“This is a bedtime story that small children will want to hear over and over again.”—The New Yorker
In this sequel to the classic The Tomten, the creator of Pippi Longstocking adapts a Swedish folk tale into a beloved children’s story. When a hungry fox wanders into a farm late at night looking for food, the guard troll Tomten finds a way to keep the farm animals safe and feed the fox at the same time.
“The illustrations have a luminous beauty. There’s a kind, quiet calm here that warms the winter air.”—The New York Times
“Charming, hushed illustrations and quiet text together evoke the soft, snowy silence and winter beauty of a Swedish night. The troll Tomten mercifully saves the farm animals from the depredations of Reynard the fox, and manages to assuage the fox’s hunger to boot!”—School Library Journal (starred review)
|Publisher:||Penguin Young Readers Group|
|Product dimensions:||7.75(w) x 10.00(h) x 0.16(d)|
|Lexile:||310L (what's this?)|
|Age Range:||4 - 8 Years|
About the Author
Astrid Lindgren, author of many popular books for children, won the Hans Christian Andersen Award for her contribution to children's literature.
1907Astrid Anna Emilia Ericsson born November 14 in Näs, near Vimmerby, Småland; second child of Samuel August and Hanna Ericson (brother Gunnar born 1906; sisters Stina and Ingegerd born 1911 and 1916, respectively).
1914Astrid begins attending school, and Näs receives electricity for the first time.
1923Astrid finishes school.
1924Starts work at the Wimmerby Tidningen, the Vimmerby newspaper.
1926Moves to Stockholm for a secretary schooling; son Lars born December 4.
1931 Astrid Ericsson marries Sture Lindgren. 1934Birth of daughter Karin, May 21.
1937Starts working again.
1941Lindgren family moves to apartment in Dalagatan in Stockholm, where Astrid Lindgren lives since.
1944 Writes her first story, Pippi Longstocking (Pippi Långstrump) as a birthday present for her daugther; second prize of Rabén & Sjöt;gren for her first Britt-Mari book.
1945 Pippi Longstocking wins first prize at Rabén & Sjögren's Best Children's Book Competition, age 6-10.
1946Begins work as children's book editor at Rabén & Sjögren.
1947-1948First time in England and the USA.
1949 Hamburg publisher Friedrich Oetlinger travels to Stockholm and meets Astrid Lindgren, acquires translation rights to Pippi Longstocking.
1950Nils Holgersson Medal.
1952Sture Lindgren dies.
1956 Deutscher Jugendbuchpreis, Sonderpreis (German Prize for Children's Books, Special Award) for Mio, My Son.
1957The Swedish State Award for Writers of High Literary Standard - Astrid Lindgren is the first children's literature author to receive this award.
1958 Astrid Lindgren receives the Hans Christian Andersen Medal (International Children's Books aAward), for Rasmus and the Vagabond (for the same book, she also received the Boys' Club of America Junior Book Award.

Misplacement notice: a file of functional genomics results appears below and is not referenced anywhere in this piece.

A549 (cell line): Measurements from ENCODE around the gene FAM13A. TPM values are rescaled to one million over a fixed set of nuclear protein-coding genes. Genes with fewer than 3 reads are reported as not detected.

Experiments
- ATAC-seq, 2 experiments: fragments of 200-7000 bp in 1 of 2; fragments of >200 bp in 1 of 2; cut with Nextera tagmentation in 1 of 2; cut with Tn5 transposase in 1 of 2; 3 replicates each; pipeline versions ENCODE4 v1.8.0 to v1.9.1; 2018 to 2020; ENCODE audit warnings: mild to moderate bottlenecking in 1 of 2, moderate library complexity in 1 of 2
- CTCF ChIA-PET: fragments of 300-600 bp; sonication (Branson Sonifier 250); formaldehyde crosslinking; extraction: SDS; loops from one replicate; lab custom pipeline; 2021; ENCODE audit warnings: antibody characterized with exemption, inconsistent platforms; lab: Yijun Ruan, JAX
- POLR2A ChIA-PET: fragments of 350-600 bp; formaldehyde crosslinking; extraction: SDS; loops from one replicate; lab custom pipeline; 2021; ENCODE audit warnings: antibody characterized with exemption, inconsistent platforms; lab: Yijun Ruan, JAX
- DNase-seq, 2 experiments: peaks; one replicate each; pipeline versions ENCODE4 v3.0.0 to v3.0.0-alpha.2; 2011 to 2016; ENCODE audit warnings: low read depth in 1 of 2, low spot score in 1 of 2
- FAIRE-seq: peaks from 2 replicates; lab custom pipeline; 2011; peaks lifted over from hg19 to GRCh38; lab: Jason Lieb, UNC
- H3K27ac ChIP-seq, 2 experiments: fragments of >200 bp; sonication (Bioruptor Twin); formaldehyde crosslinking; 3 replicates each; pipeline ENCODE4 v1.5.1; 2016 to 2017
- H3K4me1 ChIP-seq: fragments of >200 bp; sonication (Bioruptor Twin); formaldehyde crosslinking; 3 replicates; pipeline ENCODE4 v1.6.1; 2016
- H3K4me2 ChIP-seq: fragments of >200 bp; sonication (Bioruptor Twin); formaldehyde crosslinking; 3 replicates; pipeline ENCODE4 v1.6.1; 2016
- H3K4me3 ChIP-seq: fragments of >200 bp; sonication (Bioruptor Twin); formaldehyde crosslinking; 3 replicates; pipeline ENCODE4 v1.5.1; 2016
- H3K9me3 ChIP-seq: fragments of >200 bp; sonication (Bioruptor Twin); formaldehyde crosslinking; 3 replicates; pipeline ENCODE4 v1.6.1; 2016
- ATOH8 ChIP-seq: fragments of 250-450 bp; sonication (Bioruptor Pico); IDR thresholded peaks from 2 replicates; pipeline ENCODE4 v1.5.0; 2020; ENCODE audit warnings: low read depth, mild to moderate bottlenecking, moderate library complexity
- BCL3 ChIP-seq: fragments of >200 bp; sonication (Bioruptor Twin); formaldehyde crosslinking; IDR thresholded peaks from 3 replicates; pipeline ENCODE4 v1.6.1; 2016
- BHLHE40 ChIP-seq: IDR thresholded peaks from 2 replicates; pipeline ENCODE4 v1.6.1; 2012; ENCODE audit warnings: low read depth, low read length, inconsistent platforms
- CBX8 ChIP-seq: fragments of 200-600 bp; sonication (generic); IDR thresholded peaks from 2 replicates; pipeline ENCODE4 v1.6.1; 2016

1959 New York Herald Tribune Children's Spring Book Festival Award for Sia lives on Kilimanjaro.
1961Her mother, Hanna Ericsson, dies.
1965Swedish State Award for Literature.
1967Rabén & Sjögren and Friedrich Oetinger establish the Astrid-Lindgren Award; Astrid Lindgren travels to the USSR.
1969Astrid's father, Samuel August, dies.
1970 Retires as children's books editor from Rabén & Sjögren; receives the Golden Ship Award of the Swedish Society for the Promotion of Literature, the Heffaklumpen of the Swedish newspaper Expressen for Emil and Piggy Beast, and the Lewis Carroll Shelf Award for Christmas in the Stable.
1971The Swedish Academy's Gold Medal.
1973 Honorary Ph.D. at the Linköping University in Sweden; Lewis Carroll Shelf Award for Pippi Longstocking.
1974 Smile Award for Russian adaptation of Karlsson-on-the-Roof.
1975 Litteris et artibus (plaque presented by the king of Sweden) and Silvergriffel for The Brothers Lionheart.
1978Friedenspreis des Deutschen Buchhandels (German Booksellers' Peace Award) - Astrid Lindgren was the first children's literature author to receive this honor: she donates half the prize money to German children, the other half to Swedish children. Also received: Adelaide-Risto Award (Rome), International Writer's Prize, and an honorary doctor of letters, Leicester University, England.
1979 Wilhelm-Hauff-Prize and the International Janusz-Korczak Award for The Brothers Lionheart.
1984 Mildred L. Batchelder Award to Viking Press for Ronia, the Robber's Daughter; Dag Hammersklöld Award (Sweden); John Hansson Award (USA).
1985With over 2 million yearly borrowals in the Swedish Public libraries, Astrid Lindgren is the most often read Swedish author. Received the Illis Quruom (Gold Medal awarded by the Swedish Government); Silver Bear Award for the movie "Ronia, the Robber's Daughter"; Loisirs jeune élu par l'enfant (French children's book award); Karen Blixen Award (from the Danish Academy); Jovanovic Zmaj Award (Yugoslavia).
1986Astrid Lindgren's son Lars and Friedrich Oetinger die; the Swedish Council of America names her "Swede of the Year"; Selma Lagerlöf Award (Sweden) and the Lego Prize (Denmark). Astrid Lindgren founds "Solkatten" for disabled children.
1987Leo Tolstoy International Gold Medal.
1989Albert Schweitzer Medal; honorary doctor at the University of Warsaw.
1993International Book Award (from the UNESCO International Book Committee).
1996The first Astrid Lindgren statue is unveiled in Stockholm's Tenerlunden park (a bronze statue by Majalisa Alexanderson).
2001Astrid dies in Sweden. She is missed!